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An Ode to Hickeys

by Vanessa Romo
Feb 14, 2008 (Day to Day)

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I've never understood grand romantic gestures like sky writing your Valentine or popping the question on the jumbotron at a Lakers game. But the other day, I saw something truly impressive: Standing behind the counter of my local Starbucks was a barista with a hickey on her neck so big, it looked like a map of the former Soviet Union — a hickey!

I've always had a really strong aversion to hickeys. When I asked around in the coffee shop, I found that I am not alone.

"They really indicate a strong level of lack of forethought, and turtlenecks are hard to wear in Southern California," said Julie, 30. She was on a first date with a man around the same age, and she seemed eager to lay down the law. "Thirty is too old," she said sternly.

Indeed, age is a factor for many.

"I don't think adults really mess around with hickeys," said another coffee-drinker before admitting, "I get hickeys on my chest."

A pair of young men who work in production showed that they had not succumbed to the exhibitionist X-rated temptations of Hollywood.

"It says I have no class and no sense of privacy," said friend A.

"I am going to wonder what kind of person they were with. Was it a sucking monster?" said friend B.

While listening to these hickey insights and imagining these big, nasty bruise, I began to wonder — why? How does this happen physiologically? So I called Day to Day's resident medical expert, Dr. Sydney Spiesel (more accustomed to answering questions about matters like vaccinations and laser eye surgery.)

"What happens is actually pretty simple," he said. "The administerer of the hickey applies lips to the neck and creates a vacuum. And if that vacuum is strong enough, the little capillaries in the skin break and they cause what doctors call, 'ecchymosis' and what normal people call a 'bruise.'"

Not exactly pillow talk. Basically this souvenir of a long moment's passion is a physical injury. And yet, upon closer examination, is it possible there's a sweeter side to a minor hematoma?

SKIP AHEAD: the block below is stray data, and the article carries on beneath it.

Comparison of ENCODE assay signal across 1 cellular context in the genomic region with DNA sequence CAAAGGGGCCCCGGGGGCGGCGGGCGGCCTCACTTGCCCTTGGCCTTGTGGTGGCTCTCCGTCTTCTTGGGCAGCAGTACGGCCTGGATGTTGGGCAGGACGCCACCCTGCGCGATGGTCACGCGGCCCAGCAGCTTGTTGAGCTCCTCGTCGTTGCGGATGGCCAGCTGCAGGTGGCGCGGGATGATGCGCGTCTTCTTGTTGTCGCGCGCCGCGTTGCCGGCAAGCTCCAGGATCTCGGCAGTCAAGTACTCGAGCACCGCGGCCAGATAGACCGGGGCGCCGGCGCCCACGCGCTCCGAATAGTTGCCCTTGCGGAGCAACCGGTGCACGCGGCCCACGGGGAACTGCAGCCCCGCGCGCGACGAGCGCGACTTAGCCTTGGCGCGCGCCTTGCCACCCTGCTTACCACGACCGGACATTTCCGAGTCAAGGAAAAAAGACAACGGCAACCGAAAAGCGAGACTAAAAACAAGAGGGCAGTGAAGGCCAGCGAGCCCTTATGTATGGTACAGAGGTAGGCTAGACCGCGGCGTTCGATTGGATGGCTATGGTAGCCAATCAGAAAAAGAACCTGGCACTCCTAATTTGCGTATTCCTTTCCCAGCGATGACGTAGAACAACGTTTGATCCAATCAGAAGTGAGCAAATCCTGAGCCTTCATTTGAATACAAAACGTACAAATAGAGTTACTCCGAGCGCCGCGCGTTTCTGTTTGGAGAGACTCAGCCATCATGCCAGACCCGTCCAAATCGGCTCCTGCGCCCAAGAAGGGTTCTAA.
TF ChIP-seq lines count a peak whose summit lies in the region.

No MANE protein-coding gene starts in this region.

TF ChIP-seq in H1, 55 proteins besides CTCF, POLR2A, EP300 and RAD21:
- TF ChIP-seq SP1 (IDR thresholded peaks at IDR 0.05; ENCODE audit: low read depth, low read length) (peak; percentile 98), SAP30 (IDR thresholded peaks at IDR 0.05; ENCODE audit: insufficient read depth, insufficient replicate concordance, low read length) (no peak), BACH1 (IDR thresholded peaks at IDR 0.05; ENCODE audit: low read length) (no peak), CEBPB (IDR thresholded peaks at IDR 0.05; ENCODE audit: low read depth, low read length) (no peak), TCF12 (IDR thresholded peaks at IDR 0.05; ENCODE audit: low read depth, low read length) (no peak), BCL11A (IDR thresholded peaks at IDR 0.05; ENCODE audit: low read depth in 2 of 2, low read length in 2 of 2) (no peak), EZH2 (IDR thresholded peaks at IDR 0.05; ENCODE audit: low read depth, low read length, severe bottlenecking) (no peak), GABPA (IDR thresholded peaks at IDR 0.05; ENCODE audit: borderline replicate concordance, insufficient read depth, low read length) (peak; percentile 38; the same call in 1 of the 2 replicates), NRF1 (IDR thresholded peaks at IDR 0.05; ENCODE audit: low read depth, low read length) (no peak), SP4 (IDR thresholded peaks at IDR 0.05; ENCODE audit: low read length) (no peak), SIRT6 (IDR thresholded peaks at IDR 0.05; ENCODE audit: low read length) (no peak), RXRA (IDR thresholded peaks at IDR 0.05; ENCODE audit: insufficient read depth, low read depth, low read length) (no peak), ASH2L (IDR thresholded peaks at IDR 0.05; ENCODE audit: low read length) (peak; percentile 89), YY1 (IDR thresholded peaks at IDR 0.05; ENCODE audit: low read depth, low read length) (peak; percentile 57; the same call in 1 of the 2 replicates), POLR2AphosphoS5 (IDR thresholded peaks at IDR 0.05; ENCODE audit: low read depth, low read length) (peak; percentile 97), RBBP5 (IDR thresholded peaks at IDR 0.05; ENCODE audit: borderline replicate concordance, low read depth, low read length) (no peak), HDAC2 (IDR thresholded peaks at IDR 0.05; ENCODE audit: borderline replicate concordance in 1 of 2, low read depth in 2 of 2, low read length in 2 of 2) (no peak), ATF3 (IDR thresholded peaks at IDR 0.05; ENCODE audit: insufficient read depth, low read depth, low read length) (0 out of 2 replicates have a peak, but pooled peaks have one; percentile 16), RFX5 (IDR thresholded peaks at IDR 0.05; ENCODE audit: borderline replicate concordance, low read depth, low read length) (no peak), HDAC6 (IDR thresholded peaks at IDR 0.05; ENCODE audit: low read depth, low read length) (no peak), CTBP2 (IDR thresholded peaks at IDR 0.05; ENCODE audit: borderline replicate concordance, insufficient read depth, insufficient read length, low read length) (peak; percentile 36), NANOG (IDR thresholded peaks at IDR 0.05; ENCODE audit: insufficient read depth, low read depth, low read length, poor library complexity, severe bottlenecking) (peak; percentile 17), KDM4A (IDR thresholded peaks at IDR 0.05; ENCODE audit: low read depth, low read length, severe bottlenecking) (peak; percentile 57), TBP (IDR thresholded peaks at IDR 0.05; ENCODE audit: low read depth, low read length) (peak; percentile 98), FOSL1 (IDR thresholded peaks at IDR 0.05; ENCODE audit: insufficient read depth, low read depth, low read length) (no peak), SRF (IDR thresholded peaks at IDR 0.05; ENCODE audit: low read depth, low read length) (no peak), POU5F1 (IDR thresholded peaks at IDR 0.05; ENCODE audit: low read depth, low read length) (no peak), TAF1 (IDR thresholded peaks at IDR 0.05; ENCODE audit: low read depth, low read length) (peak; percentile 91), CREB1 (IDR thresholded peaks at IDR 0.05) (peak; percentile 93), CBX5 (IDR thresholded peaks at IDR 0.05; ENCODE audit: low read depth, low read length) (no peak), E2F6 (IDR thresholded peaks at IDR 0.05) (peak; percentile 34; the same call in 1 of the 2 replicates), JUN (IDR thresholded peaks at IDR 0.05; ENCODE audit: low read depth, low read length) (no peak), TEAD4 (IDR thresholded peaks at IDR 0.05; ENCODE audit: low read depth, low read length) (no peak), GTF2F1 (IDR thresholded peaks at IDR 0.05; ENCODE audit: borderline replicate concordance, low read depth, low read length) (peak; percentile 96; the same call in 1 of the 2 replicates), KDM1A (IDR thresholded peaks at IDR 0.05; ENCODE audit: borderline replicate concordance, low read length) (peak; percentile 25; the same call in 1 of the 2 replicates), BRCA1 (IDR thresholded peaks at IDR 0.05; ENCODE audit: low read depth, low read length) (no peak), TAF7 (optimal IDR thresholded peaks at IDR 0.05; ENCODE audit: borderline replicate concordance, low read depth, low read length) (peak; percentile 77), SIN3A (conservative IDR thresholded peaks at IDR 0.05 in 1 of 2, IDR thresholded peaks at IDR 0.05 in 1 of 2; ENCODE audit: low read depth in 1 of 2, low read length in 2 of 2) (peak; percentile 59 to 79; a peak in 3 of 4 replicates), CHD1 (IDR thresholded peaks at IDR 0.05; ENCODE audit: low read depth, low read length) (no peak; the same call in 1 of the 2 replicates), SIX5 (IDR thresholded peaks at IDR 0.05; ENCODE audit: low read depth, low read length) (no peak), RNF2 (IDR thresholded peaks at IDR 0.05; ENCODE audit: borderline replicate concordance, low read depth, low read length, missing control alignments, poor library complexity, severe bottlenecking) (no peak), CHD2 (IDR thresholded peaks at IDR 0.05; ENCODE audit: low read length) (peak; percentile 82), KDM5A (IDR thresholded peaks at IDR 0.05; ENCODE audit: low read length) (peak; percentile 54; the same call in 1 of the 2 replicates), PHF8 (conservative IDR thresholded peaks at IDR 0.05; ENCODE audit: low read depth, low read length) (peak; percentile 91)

Among the hickey hatred, I found a few who think so.

"It's really fun. It's one of the best things in life. That's why I live," said Neil, 22.

Raymond, a 40-year-old bouncer at a bar, proudly explained that his fiancée often gives him hickies on his chest, neck and back. "It's a natural thing, you know. Two people in love, why shouldn't they share it?"

For Valentine's Day he plans to give his lady, "Chocolate covered strawberries and a nice big hickey."

Should he ever need to hide his hickey however, he has a cheap solution:

"Get you a nice silver spoon, put it in the freezer, let it get real nice and cold and apply it on your neck with some pressure for about five or 10 minutes."

Dave, a real estate investor, had another antidote:

"You take a lipstick cap, basically, and put it against the hickey and keep on turning until the blood vessels disappear," he said. "Trust me!" he said, noting a flicker of disbelief in my eyes.

Dr. Spiesel, however, is not convinced.

"I can't imagine how any of those could work. It seems to me they would just make it worse," Spiesel said. "There are two ways of dealing with this. One is you wear a high collar. And the other is very good covering make-up."

If none of these work, just stay home — for one to two weeks. By then, Valentine's Day and your love bite should be little more than a distant, purplish memory.

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